Sure love ya!

  4. This comment has been removed by the author.

  5. Hello! I know your husband, Andrew, through an organ donation on-profit I worked for where we interfaced with student body presidents. Anyway- i wanted to comment and say that you're an inspiration for your optimism. Faith is HOPING that things are true-- and of course, we can hope to have a future KNOWLEDGE of things, but like Elder Holland said, HOPING is enough-- and with optimism, things tend to grow. You're amazing! Thanks for sharing your experiences!!!

  6. Thank you so much for your kind words. How fun that you know Andrew! :)

  7. Adrienne,
    I don't know how I got here. It may have been on facebook, then three clicks later I was reading your story, then on to your testimony that I missed. It's Monica. We moved from Franklin Ward last June. I have the kids with the digital ears. :)
    I now have one regret, I was asked if I would be willing to switch VT routes and work with JaCee to teach you. At the time I was at a spiritual low working on my own testimony finding strength to raise yet another deaf child and didn't feel like I could reach out far enough beyond my own needs to lift you. (I hadn't even met you yet). I regret turning the RS down because I missed out on a wonderful friendship. I see now that we have more in common then I initially ever realized.
    Your testimony is awesome. Thanks for sharing. Keep the hope.

    1. Monica, hi! I totally remember you and your beautiful children!

      Bummer that I didn't get to know you better through visiting teaching, but I'm so happy you found my blog. These testimony struggles take a lot out of me in good times--they are even harder in hard times (especially the ones that involve our kids!), so I totally understand your feeling of being overwhelmed.

      It's so nice to know that we connect on these issues. :)

  8. This blog has given me a voice after so many years of trying to put words to how I feel. I posted a link to this blog entry on my Facebook page and was released from my calling the following week. I needed to be released. I was not pulling my weight in the calling. However, I wasn't even told I was going to be released they just announced it one Sunday. I found out when I asked a question about Mutual and shortly afterward received a phone call from the Bishop stating I had been released. I was deeply hurt that I wasn't even thought enough about to receive a phone call to let me know I was released. Sad that we can't love each other more and judge each other less. I know the Bishop is just a man, but I'm not sure how to process the way he treated me.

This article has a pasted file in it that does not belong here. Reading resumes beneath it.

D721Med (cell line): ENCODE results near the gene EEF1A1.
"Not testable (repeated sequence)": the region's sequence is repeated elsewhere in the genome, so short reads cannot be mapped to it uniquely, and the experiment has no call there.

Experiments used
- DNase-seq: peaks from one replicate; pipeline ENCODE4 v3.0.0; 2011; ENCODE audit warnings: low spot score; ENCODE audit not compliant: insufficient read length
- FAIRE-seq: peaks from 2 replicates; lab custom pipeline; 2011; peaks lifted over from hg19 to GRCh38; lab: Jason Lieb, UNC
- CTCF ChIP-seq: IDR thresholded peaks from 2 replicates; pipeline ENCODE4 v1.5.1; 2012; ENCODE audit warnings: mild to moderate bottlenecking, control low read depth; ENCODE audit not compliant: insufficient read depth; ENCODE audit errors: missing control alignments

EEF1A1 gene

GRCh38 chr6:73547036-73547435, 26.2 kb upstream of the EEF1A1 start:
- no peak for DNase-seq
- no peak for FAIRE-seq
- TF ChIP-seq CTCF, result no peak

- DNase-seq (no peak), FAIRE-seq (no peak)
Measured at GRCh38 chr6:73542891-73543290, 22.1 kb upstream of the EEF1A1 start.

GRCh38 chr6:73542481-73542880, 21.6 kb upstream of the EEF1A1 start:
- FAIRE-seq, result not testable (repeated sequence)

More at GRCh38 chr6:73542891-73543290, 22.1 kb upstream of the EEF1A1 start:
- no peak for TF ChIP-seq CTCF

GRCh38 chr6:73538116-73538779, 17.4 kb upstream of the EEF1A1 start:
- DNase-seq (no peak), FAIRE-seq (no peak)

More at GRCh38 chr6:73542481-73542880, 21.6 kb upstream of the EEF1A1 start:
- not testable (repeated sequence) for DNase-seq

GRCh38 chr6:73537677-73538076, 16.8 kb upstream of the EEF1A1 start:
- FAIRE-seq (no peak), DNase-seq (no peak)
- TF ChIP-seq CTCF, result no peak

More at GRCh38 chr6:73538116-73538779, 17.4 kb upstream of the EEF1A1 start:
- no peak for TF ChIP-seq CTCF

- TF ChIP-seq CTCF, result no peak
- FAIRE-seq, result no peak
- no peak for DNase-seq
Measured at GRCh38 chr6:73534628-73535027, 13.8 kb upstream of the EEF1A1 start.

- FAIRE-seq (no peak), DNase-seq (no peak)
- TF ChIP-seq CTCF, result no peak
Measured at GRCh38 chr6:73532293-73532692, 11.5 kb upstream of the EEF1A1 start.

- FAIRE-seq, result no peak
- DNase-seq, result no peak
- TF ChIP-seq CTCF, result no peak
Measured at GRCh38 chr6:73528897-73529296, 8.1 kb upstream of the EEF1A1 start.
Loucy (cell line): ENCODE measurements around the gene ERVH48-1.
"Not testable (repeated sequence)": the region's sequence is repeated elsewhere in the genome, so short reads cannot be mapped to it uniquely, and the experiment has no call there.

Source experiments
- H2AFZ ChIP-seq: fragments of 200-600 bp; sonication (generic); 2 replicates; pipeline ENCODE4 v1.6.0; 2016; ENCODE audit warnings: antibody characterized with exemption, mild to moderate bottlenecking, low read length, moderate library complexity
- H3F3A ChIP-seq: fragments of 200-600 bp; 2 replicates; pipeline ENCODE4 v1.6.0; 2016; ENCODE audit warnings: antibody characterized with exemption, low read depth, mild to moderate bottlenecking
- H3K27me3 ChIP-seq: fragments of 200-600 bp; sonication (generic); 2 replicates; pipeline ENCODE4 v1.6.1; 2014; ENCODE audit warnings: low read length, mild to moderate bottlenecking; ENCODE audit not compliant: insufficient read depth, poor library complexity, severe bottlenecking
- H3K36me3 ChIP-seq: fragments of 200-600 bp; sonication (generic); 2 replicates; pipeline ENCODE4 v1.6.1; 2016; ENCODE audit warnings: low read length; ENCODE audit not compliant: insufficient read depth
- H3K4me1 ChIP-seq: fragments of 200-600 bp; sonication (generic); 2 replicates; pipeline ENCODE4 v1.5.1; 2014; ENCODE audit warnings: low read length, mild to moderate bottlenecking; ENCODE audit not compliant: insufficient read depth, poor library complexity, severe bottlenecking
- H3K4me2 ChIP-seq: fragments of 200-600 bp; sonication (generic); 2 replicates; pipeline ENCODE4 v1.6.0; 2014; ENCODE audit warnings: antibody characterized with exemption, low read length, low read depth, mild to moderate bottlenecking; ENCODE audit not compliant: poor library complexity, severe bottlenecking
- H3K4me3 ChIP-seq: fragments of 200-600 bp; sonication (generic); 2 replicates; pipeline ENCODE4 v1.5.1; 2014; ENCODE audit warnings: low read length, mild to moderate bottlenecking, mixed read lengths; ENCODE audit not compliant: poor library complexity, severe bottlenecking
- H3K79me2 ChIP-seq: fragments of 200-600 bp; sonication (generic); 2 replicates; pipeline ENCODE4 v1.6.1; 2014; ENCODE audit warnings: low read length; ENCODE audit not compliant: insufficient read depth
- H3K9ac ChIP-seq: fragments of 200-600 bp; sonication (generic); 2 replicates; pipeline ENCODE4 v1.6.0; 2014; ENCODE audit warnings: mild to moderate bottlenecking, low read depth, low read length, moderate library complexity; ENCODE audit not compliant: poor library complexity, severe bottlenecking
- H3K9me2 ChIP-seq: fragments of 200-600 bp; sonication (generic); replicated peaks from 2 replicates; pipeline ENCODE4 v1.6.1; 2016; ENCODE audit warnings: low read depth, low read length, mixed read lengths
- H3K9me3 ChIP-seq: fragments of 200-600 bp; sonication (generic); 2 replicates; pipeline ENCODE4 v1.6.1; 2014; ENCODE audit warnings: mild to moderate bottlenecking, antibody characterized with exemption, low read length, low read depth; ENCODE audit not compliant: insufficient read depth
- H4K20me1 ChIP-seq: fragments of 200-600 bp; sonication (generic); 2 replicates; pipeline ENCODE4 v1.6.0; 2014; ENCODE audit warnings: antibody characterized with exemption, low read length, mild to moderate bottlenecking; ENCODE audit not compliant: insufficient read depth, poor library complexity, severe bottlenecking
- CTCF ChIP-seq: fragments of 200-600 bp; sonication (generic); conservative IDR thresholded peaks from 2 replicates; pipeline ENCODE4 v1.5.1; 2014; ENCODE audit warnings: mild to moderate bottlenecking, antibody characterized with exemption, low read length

9. My is nancy
    I and my boyfriend were seriously in love for six
    years and we were planning to get married but one
    day he came to my house and told me he was no
    longer interested in our relationship simply because
    he was dating another rich lady who promises to buy
    him a car and to sponsor their wedding. And I suffer
    heartbreak for seven months and I was not tired of
    loving him. So I take a bold step by contacting a spell
    caster net who help me bring my ex boyfriend back. He is
    powerful and great you can contact him in any kind of
    problem. if you are interested.
    Contact him via this email :(
    or contact him through his mobile:+2348115436874.

  10. Hi Adrienne. Your friend told me about your blog since we are so much alike. I'm having so much fun reading it. Thank you for your honesty. We are SO on the same page. I'll be in your support group for hopers:)! Thanks for sharing.

  11. Yes! I am uncomfortable with all of the truthiness and knowiness in the church. I am a hoper. I'd love to join your support group ;)

    Great job!